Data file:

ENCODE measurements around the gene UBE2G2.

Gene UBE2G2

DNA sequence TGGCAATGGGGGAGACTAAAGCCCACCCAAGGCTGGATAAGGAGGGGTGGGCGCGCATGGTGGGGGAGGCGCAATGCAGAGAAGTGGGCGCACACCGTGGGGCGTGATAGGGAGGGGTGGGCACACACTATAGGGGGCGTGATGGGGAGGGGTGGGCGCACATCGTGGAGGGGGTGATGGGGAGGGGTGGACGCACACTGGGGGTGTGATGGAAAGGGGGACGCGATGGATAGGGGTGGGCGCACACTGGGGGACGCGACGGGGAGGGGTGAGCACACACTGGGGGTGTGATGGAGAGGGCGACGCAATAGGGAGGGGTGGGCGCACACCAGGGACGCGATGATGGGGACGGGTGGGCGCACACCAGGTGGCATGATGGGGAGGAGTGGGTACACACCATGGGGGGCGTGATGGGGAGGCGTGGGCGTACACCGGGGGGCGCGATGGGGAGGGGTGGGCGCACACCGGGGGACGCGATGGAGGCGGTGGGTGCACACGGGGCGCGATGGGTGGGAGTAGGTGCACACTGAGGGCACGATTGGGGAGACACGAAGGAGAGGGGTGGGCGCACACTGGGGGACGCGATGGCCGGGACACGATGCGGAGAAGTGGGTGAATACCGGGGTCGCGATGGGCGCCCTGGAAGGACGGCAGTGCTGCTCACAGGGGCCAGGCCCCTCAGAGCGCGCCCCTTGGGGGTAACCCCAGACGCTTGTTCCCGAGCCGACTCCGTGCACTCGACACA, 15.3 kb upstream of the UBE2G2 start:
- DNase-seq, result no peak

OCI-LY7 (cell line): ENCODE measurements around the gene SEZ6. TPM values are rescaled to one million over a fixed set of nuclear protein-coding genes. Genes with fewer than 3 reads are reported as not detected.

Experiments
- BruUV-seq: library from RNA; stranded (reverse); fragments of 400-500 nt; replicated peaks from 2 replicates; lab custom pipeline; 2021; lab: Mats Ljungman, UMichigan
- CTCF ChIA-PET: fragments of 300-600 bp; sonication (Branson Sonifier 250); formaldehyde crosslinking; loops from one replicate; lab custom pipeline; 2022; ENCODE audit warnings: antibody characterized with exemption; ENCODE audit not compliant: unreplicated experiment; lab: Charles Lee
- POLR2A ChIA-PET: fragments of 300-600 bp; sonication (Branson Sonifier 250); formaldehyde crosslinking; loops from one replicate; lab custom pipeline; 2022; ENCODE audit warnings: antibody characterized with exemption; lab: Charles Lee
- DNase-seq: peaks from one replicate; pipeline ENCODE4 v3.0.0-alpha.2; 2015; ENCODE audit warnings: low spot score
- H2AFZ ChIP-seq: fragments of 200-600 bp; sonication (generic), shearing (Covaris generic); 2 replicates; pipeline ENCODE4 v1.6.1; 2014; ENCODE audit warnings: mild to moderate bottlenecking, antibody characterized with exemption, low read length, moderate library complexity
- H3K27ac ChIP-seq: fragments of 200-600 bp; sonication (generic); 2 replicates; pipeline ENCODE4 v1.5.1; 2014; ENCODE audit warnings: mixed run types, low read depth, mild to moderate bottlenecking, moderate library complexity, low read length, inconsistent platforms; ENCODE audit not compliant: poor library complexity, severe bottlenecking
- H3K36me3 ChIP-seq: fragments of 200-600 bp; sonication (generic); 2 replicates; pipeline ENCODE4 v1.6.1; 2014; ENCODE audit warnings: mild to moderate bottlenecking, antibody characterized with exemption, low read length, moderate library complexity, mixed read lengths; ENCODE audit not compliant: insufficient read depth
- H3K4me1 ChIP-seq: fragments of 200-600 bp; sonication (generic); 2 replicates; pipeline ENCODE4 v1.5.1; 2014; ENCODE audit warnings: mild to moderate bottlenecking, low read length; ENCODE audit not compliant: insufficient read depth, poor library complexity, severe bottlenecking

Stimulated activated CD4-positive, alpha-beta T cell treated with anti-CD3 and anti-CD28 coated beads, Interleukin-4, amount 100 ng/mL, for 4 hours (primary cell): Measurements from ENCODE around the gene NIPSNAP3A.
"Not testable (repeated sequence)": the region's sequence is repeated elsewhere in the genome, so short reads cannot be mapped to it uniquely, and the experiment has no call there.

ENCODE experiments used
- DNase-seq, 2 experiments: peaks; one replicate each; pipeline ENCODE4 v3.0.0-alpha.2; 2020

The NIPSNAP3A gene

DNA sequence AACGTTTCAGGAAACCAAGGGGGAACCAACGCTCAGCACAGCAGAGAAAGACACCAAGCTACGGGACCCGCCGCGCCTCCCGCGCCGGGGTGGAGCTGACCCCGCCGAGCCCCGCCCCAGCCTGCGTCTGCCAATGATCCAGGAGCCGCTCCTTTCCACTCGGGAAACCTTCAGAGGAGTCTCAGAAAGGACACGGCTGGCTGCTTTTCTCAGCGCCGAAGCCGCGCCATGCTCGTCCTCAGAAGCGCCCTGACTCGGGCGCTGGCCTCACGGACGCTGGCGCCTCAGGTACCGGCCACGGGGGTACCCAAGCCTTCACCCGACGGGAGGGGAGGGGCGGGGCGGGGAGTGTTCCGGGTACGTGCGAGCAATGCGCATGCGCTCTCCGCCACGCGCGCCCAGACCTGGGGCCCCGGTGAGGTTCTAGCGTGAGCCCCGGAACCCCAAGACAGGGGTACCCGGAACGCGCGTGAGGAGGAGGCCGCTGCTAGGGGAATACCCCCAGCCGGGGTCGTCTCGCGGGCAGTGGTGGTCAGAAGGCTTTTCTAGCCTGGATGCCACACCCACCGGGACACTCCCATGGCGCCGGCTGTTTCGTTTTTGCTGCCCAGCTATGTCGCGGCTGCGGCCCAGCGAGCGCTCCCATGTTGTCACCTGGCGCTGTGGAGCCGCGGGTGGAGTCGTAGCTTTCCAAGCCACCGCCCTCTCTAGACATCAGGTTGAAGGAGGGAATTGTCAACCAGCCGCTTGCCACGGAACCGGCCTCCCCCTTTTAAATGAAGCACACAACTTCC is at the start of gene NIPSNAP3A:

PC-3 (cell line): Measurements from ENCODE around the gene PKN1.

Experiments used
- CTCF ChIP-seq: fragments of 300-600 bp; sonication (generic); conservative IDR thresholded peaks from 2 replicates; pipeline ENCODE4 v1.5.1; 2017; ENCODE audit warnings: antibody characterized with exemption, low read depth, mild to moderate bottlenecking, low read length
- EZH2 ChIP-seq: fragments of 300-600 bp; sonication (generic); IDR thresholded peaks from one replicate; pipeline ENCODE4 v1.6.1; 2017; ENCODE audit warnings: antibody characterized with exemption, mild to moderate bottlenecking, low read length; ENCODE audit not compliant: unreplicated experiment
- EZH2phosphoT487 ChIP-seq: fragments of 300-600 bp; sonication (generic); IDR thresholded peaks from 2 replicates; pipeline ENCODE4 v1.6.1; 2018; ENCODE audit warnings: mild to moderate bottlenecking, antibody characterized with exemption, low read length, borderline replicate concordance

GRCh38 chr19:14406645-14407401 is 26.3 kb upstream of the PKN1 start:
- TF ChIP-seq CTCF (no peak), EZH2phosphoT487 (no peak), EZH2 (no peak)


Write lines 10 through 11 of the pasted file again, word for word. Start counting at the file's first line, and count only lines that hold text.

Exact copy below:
- DNase-seq: peaks from one replicate; pipeline ENCODE4 v3.0.0-alpha.2; 2015; ENCODE audit warnings: low spot score
- H2AFZ ChIP-seq: fragments of 200-600 bp; sonication (generic), shearing (Covaris generic); 2 replicates; pipeline ENCODE4 v1.6.1; 2014; ENCODE audit warnings: mild to moderate bottlenecking, antibody characterized with exemption, low read length, moderate library complexity